The Man Behind the Pictures
Tom Curr (1887-1958) is a name largely unknown to the general public, but as one of Scotland’s most successful commercial artists and cartoonists, his work – most famously the original Scott's Porage Oats shot putter - has been seen by millions of people. Born in Edinburgh in 1887, he started his apprenticeship as a lithographic artist with the Edinburgh printers McLagan & Cumming in 1903. Required to attend classes and sit exams at the School of Art (later the Edinburgh College of Art), he proved himself a gifted student achieving first class in almost all of his exams, and by winning a King's Prize, two scholarships and an appointment as assistant (part time) teacher in Anatomical Setting.
Commissioned into the 3/9th Battalion of the Argyll & Sutherland Highlanders in September 1915, Tom spent many months at Ripon Training Camp, being posted to France in 1916. He fought on the front line at Passchendaele in July 1917, after which he was seconded to the Royal Engineers' 2nd Field Survey Company, playing a vital role in their map-printing operations. Subsequently sent to Padua, Italy in December 1917 to take charge of the printing team of the newly established 6th Field Survey Company, he was promoted to Captain when he returned to GHQ Montreuil, France in July 1918, where he was in charge of the Printing Company for the duration of the war. His painting of the Highland Soldier, displayed in the National Museum of Scotland, is testimony to his continued remembrance of fallen comrades.
After demobilisation in February 1919, Tom began work at the prestigious Carlton Studio in London, returning to McLagan & Cumming as Art Manager in April 1920. He contributed sporting cartoons for the Edinburgh Evening News for over thirty years, designed posters for the Cunard White Star shipping line, and for Scottish regiments, he illustrated advertisements for PESCO (Peter Scott Co. of Hawick) underwear, Thornton's sports equipment, Halton's toffees, Younger's beer, shortbread biscuits and Chamber's book jackets, among many other Scottish brands. In later life, his paintings of Clydesdale horses at work in Alyth, Strathmore and Ruthven, were exhibited at the Royal Scottish Academy, many of which are now held in both private and public collections.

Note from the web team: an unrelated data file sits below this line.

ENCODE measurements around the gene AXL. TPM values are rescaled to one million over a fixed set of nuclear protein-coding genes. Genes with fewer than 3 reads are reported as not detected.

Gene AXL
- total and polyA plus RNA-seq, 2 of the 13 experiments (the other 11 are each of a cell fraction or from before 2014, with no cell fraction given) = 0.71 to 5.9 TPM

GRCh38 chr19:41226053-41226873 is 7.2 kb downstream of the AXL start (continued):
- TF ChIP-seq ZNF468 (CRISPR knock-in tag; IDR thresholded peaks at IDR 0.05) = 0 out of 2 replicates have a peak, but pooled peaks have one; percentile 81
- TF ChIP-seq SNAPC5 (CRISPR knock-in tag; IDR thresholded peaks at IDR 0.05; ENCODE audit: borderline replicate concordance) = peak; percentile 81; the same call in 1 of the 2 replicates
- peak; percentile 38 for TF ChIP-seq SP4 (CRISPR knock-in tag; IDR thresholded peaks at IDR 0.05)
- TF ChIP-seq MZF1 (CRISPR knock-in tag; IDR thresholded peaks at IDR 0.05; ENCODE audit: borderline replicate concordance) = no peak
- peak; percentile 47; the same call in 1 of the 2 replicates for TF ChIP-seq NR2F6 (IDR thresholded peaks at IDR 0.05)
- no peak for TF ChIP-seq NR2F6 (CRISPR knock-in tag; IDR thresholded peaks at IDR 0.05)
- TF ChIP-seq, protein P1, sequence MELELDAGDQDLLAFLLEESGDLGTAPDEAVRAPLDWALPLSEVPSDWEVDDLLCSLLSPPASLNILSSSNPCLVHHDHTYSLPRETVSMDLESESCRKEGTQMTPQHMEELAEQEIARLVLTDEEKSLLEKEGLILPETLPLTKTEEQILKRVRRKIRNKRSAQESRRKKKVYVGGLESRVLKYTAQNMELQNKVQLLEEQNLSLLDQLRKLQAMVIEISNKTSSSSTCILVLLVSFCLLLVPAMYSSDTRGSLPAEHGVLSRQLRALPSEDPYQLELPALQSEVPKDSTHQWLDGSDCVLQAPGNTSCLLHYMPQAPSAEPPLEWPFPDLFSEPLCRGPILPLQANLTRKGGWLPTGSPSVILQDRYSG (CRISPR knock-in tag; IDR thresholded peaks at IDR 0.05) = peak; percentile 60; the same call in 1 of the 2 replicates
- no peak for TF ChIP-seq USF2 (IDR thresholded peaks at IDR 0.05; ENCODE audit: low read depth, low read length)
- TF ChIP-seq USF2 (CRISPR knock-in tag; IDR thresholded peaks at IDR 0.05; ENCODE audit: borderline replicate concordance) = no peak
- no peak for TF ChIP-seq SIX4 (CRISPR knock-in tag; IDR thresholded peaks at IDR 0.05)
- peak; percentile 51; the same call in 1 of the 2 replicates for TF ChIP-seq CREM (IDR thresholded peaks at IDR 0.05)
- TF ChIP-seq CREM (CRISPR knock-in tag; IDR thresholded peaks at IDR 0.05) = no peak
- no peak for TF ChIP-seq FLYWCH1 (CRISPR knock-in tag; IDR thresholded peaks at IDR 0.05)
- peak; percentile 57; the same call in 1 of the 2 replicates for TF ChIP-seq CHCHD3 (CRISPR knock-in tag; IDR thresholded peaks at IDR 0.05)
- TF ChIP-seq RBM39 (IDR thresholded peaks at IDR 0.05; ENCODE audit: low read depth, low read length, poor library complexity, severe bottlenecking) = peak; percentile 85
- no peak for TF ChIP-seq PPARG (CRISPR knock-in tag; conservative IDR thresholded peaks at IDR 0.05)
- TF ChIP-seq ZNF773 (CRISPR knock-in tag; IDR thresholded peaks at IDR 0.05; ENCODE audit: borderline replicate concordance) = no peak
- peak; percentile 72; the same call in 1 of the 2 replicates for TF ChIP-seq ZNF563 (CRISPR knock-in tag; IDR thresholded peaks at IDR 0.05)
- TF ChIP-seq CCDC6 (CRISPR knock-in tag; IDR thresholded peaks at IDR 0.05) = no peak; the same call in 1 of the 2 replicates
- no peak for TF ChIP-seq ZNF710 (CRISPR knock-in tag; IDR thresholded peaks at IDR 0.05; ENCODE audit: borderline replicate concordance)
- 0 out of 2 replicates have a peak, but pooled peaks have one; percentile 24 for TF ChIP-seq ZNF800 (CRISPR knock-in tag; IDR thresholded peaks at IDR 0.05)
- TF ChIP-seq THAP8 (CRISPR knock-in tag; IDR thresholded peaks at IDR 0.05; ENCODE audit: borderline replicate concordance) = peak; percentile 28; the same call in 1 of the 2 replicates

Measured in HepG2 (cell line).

Tom was from a generation for whom faith was expressed through deeds as much as words; a generation whose survival of the slaughter of the Great War contributed to a personal commitment to use that life for the betterment of their fellow human beings. Public service was central to his philosophy and he served his city in many roles, including town councillor, Bailie, magistrate, and organiser of the messenger cyclists during WW2, (for which he was awarded an MBE). He was a member of many organisations and committees, including the original Lady Haig Poppy Factory, the Rotary Club, and the YMCA. He was a founding member of the Scottish Advisory Council of the BBC, as well as a radio and television broadcaster. But it is for his work for the youth of Edinburgh, specifically his leadership of the 46th Company of the Edinburgh Battalion of the Boys’ Brigade that he would have wished to be remembered.
Edinburgh Rock is shaped as much by the pictures Tom left behind, as it is by his documented life history. Consequently, some chapters depart from the usual linear narrative associated with biographies, this is to facilitate the inclusion of as many photographs and illustrations of his work as possible.
Just as Tom's life encompassed so much, the book will appeal to a wide audience, including those with an interest in the histories of advertising, art, the Boys' Brigade, cartoons, the ARP in Edinburgh during WW2, the Edinburgh printing industry, Scottish sport, Scottish brands, Sunday school pictures in the UK and USA, and the development of map making in WW1. But more generally it provides a cultural history of how one man's life in the first half of the last century touched – and was touched by – so many others. To that end, it is informed by interviews with people who knew Tom well, including his close friend, the actor and broadcaster, the late Tom Fleming CVO, MBE, FRSAMD.
About the Author:
Sandy Brewer is a Research Associate of the Oxford Centre for Methodism and Church History at Oxford Brookes University, and an internationally published researcher. Her work focuses on the material and visual culture of religion in the UK and the USA, specifically printed pictures produced for children.
Prior to her many years of teaching undergraduates at the University of East London, she worked as a craftswoman making patchwork quilts, and also banners for a variety of organisations ranging from football club supporters to environmental groups.
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